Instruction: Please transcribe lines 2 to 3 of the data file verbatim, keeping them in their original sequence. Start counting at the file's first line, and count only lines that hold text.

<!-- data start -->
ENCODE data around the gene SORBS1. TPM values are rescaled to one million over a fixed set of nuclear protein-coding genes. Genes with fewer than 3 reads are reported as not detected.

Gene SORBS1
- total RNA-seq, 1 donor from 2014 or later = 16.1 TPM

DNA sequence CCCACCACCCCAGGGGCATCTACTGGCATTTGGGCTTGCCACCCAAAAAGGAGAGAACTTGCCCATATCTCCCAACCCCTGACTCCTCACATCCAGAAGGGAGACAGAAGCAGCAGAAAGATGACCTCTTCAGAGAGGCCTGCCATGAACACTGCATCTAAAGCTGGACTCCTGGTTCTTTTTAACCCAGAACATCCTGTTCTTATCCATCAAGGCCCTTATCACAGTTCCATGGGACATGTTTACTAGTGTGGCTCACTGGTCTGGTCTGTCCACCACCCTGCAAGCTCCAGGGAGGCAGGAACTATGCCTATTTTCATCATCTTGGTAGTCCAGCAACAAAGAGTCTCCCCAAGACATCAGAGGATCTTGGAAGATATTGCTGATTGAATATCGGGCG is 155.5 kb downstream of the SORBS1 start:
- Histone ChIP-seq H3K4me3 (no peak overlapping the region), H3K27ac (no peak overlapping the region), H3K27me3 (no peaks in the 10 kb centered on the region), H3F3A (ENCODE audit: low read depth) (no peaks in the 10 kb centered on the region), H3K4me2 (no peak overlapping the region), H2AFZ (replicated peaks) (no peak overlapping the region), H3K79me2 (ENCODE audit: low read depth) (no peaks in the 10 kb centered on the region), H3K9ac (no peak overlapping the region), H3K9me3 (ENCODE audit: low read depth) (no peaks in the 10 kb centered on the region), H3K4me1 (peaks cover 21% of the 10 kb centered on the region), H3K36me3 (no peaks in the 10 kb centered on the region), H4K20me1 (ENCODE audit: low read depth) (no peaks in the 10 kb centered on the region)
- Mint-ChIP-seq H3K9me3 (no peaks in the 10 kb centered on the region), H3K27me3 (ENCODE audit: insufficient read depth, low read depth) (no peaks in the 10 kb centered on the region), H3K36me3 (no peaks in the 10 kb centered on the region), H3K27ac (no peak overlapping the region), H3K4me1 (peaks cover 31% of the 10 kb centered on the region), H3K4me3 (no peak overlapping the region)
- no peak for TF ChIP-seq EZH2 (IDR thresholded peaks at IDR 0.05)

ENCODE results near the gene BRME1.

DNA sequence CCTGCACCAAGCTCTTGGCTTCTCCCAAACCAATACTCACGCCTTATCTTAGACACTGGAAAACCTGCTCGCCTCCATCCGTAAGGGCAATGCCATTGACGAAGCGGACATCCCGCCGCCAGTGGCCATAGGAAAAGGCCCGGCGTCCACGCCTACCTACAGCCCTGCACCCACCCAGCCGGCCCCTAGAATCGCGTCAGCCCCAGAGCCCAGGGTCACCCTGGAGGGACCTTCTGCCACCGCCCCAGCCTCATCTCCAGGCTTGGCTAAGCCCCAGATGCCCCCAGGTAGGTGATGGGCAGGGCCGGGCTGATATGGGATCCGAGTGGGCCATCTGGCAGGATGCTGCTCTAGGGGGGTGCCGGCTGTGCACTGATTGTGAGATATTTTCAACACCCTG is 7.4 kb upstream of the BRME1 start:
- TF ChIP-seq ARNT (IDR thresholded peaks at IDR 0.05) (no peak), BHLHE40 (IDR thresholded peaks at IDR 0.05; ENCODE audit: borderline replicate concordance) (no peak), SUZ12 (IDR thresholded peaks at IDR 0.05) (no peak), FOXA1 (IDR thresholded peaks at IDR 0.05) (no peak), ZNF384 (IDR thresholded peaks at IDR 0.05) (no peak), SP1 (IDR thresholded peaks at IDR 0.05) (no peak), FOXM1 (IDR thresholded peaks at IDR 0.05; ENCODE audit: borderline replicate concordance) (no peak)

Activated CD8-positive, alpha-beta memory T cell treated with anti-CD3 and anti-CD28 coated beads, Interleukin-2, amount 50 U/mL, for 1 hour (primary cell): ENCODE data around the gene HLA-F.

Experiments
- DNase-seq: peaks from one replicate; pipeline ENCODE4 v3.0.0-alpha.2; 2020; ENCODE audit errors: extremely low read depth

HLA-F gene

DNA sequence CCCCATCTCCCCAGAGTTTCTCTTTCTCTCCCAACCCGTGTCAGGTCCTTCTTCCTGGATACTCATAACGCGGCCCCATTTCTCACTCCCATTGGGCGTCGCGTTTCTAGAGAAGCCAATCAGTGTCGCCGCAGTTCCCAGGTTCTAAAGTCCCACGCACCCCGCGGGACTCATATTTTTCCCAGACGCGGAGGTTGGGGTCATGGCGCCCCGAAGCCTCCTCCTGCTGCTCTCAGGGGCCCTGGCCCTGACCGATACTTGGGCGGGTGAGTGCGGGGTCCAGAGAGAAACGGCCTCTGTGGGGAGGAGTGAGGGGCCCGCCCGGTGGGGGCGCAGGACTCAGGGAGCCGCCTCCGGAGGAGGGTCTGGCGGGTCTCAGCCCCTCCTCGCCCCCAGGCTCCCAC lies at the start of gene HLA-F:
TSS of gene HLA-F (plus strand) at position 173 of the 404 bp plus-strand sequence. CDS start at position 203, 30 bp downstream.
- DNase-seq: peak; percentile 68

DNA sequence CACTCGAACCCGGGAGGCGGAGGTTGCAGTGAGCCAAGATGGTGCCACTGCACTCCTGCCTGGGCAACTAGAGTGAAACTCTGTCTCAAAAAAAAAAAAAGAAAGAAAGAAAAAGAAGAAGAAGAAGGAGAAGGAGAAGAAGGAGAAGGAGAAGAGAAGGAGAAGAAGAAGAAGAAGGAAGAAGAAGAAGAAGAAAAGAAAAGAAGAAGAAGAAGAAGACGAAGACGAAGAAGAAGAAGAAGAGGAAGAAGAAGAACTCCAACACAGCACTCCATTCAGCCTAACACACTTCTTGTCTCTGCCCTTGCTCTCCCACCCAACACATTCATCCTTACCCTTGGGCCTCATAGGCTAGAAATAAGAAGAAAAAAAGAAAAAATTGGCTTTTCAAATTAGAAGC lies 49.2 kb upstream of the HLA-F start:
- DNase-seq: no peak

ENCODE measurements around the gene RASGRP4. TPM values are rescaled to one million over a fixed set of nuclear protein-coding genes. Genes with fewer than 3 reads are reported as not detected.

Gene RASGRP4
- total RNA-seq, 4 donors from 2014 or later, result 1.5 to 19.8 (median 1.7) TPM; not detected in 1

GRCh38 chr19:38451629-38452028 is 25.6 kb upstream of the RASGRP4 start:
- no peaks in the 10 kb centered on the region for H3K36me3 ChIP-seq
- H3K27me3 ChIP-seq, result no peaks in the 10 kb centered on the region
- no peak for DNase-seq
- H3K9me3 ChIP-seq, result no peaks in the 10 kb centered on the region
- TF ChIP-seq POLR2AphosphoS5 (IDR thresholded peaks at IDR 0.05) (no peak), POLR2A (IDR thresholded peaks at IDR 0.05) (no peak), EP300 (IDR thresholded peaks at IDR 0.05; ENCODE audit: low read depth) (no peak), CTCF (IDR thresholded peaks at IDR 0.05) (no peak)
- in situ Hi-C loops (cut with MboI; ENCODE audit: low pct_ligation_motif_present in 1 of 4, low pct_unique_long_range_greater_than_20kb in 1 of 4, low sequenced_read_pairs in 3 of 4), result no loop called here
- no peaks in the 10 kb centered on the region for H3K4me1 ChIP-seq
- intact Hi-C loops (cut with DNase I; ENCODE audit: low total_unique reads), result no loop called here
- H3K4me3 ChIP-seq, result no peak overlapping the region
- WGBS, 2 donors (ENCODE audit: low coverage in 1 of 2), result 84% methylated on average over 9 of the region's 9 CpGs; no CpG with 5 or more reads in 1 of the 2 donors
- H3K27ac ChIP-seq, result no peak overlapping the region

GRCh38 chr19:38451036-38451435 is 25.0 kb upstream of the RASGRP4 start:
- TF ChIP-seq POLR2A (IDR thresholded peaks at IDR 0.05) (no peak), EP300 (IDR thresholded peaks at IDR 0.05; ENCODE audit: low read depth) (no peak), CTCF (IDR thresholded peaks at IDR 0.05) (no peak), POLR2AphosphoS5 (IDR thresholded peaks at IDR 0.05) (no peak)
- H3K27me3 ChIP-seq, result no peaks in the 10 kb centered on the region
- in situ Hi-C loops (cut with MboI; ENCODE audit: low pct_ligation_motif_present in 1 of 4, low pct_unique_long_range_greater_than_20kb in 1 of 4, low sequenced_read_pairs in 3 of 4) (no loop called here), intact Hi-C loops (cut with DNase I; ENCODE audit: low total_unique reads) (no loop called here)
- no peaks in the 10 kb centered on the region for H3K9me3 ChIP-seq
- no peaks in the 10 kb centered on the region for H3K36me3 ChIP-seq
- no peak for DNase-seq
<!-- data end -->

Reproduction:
Gene SORBS1
- total RNA-seq, 1 donor from 2014 or later = 16.1 TPM